Stacey Cohan has the distinction of being the first and longest serving POPS the Club volunteer; she began at Venice High and currently works with the students at El Camino Charter High POPS. Stacey describes what initially drew her to the club as either “kismet” or a “fluke.” She heard a piece about POPS the Club on the radio, and was immediately enthralled. At the time, she had been working with youth at Our House, a grief support center. But providing services for children confronting trauma wasn’t always her career path. For years, she worked as the Chief Operating Officer in Tarzana Hospital (then called Encino-Tarzana Regional Medical Center). While she was changing course in her life, she was confronted with two influential deaths which helped to shape the work she would later take on. Watching her mother-in-law spend her final days in hospice care and her sister-in-law slowly succumb to ALS, Stacey became especially sensitive to the painful void that comes in the wake of a loss. The people left behind need a way to express themselves, to find opportunities for sharing their burden so they do not feel so alone. To Stacey, the painful separation experienced by the kids she worked with at Our House does not seem so different from the work she is doing with kids separated from incarcerated loved ones. Grief and isolation take many forms; trauma is trauma.

Visiting POPS the Club for the first time, Stacey observed the instant bonds formed among the students. She came to understand that those who sheepishly meandered in to the meeting had, for years, shared playgrounds and classrooms with each other but had never broached a conversation about incarceration; they kept their secrets to themselves, but at POPS, in a place where they no longer had to hold those secrets, their connection was profound, their camaraderie immediate.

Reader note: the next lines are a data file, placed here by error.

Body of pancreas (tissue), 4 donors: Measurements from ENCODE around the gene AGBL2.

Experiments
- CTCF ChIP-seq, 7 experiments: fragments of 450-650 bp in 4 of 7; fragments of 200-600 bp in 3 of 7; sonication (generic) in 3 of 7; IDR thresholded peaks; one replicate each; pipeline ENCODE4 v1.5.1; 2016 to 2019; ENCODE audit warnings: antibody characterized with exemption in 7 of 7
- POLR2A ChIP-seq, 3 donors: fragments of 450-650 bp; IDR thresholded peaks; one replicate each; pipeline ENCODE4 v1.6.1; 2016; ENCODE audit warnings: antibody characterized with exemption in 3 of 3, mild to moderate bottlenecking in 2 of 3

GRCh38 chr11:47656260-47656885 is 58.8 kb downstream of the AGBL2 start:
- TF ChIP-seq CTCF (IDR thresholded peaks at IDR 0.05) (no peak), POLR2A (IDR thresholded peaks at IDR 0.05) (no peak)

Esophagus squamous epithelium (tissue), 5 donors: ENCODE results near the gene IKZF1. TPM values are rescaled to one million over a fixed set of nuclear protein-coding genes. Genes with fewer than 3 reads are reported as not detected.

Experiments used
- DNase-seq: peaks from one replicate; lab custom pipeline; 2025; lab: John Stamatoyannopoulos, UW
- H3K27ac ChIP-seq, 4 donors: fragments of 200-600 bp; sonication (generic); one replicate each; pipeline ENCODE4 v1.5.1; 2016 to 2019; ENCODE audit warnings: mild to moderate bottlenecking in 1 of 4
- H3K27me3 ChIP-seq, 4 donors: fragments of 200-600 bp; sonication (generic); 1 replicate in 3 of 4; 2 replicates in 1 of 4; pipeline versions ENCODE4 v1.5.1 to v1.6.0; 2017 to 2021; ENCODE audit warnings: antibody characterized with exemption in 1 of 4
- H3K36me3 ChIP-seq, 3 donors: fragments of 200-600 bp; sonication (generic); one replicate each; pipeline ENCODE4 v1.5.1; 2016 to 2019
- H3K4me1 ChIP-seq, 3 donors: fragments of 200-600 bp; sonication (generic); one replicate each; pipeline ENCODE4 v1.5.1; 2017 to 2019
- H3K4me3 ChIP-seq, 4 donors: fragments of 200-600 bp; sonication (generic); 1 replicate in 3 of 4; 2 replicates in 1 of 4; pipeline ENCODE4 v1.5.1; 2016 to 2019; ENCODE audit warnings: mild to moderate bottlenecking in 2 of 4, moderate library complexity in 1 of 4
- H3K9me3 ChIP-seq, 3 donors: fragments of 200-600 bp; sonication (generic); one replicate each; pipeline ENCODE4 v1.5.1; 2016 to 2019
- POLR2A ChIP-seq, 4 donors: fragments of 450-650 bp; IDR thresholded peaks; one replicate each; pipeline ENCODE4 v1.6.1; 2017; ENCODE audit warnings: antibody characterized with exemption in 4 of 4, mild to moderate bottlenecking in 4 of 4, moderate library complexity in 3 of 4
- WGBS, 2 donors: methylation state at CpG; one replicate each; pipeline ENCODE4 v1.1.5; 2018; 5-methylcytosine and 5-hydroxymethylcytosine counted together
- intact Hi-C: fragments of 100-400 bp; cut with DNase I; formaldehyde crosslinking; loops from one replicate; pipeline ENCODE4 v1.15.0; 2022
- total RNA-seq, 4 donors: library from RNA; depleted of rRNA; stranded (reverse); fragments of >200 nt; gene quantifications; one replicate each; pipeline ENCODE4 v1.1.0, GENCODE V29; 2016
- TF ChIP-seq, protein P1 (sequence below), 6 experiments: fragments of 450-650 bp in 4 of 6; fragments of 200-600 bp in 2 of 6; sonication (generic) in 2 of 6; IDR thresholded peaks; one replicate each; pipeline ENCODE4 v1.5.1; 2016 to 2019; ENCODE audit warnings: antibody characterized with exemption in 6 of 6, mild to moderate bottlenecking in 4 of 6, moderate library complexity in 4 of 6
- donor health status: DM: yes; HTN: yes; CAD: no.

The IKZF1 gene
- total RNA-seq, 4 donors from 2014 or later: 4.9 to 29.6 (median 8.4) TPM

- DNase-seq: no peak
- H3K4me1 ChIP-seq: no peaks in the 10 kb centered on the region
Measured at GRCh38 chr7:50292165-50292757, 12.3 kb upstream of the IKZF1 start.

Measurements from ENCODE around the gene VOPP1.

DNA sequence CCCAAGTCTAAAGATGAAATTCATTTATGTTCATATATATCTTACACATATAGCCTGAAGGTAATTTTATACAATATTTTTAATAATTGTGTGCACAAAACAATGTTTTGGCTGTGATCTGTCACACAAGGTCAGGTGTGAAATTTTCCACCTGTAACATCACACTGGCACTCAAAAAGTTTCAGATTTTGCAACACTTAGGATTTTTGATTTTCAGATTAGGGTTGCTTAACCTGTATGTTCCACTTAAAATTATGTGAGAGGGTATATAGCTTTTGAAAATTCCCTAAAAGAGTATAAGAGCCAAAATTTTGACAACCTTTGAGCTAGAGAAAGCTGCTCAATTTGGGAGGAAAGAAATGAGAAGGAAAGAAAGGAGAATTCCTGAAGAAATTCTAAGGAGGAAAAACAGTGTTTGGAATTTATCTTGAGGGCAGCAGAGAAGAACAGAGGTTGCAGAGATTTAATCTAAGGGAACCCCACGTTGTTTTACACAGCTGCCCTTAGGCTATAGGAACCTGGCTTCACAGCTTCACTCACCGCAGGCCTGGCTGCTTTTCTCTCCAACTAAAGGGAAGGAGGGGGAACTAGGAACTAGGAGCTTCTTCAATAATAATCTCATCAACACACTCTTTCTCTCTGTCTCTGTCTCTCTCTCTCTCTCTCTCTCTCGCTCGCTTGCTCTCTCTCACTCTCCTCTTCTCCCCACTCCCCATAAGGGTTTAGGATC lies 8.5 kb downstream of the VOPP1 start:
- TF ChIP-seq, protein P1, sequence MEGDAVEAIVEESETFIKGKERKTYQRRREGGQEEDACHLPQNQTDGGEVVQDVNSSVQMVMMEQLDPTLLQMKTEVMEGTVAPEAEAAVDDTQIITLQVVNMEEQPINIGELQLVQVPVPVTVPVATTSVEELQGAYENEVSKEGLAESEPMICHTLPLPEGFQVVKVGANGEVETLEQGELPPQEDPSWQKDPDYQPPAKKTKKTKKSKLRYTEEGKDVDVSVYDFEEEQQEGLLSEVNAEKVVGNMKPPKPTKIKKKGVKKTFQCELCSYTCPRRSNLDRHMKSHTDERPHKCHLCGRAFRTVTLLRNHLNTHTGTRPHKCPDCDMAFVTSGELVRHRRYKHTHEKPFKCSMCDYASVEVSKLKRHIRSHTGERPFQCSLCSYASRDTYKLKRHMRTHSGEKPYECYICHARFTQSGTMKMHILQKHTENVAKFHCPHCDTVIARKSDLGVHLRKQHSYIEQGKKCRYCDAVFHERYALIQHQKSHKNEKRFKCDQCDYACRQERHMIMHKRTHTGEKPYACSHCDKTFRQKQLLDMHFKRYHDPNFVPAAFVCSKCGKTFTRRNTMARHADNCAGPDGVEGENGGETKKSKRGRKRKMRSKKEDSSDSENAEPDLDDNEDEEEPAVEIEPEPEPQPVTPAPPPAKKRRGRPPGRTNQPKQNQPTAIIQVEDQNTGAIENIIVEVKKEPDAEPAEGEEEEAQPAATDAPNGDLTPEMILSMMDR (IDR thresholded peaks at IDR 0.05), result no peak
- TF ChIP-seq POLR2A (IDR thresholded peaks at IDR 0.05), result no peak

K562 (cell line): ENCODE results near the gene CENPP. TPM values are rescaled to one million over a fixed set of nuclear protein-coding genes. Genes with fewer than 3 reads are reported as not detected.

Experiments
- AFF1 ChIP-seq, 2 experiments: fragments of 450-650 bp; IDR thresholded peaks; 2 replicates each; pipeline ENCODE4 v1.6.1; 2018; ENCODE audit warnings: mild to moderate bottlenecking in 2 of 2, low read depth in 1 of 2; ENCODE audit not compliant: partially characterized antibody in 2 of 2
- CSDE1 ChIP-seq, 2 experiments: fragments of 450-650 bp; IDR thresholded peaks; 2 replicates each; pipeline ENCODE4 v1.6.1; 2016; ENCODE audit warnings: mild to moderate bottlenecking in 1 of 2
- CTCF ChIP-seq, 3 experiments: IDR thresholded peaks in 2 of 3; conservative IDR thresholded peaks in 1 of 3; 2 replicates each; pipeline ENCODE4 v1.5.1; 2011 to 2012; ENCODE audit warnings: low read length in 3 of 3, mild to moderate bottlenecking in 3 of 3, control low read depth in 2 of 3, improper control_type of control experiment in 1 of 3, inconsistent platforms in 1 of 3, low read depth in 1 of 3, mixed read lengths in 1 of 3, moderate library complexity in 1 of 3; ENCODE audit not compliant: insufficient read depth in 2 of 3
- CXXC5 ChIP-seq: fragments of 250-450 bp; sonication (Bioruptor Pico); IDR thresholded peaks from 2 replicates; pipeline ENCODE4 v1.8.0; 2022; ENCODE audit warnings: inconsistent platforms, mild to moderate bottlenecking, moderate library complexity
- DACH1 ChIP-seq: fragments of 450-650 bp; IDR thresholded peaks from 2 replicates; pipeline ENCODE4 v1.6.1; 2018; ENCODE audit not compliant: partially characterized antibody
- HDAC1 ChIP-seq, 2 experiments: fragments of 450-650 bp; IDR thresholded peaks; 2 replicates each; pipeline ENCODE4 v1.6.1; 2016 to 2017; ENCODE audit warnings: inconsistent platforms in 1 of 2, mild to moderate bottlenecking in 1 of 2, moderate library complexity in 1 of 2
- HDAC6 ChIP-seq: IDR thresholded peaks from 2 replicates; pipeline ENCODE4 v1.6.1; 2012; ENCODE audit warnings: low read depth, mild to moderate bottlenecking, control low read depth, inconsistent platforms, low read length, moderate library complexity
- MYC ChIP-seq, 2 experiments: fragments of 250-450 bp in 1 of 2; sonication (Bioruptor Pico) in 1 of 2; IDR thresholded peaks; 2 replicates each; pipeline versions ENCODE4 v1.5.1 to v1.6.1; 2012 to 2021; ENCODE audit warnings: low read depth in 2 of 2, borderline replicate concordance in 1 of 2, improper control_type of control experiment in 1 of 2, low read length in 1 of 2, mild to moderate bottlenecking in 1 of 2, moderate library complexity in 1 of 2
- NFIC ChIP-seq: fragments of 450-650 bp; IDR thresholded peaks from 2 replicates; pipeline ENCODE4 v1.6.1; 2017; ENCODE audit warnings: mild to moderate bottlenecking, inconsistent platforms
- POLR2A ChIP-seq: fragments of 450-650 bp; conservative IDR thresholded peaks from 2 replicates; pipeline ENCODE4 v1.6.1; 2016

In the time Stacey has spent in POPS the Club meetings, she has watched students who appeared to be spiraling, entangled inside negative mindsets and behavior, turn in an entirely different direction once they were engaged; she has celebrated and supported the emergence of talented artists and confidant leaders. Empowered by discovering their own voices, POPS the Club students also do their best to raise each other up.

Stacey doesn’t see programs like POPS the Club as useful only to the youth affected but also to the well-being of the community as a whole: “The collateral damage of mass incarceration is so massive. If our society doesn’t acknowledge that, it’s a volcano about to explode.” Stacey says there are so few places where young people are allowed to express their anger, their confusion, their despair and is glad to be part of an environment in which these young people learn the “skills to cope.” To Stacey, there is never a wasted moment while volunteering with POPS the Club. “When you see the stories being told…it’s priceless,” she says. “It’s the most rewarding thing in the world.”

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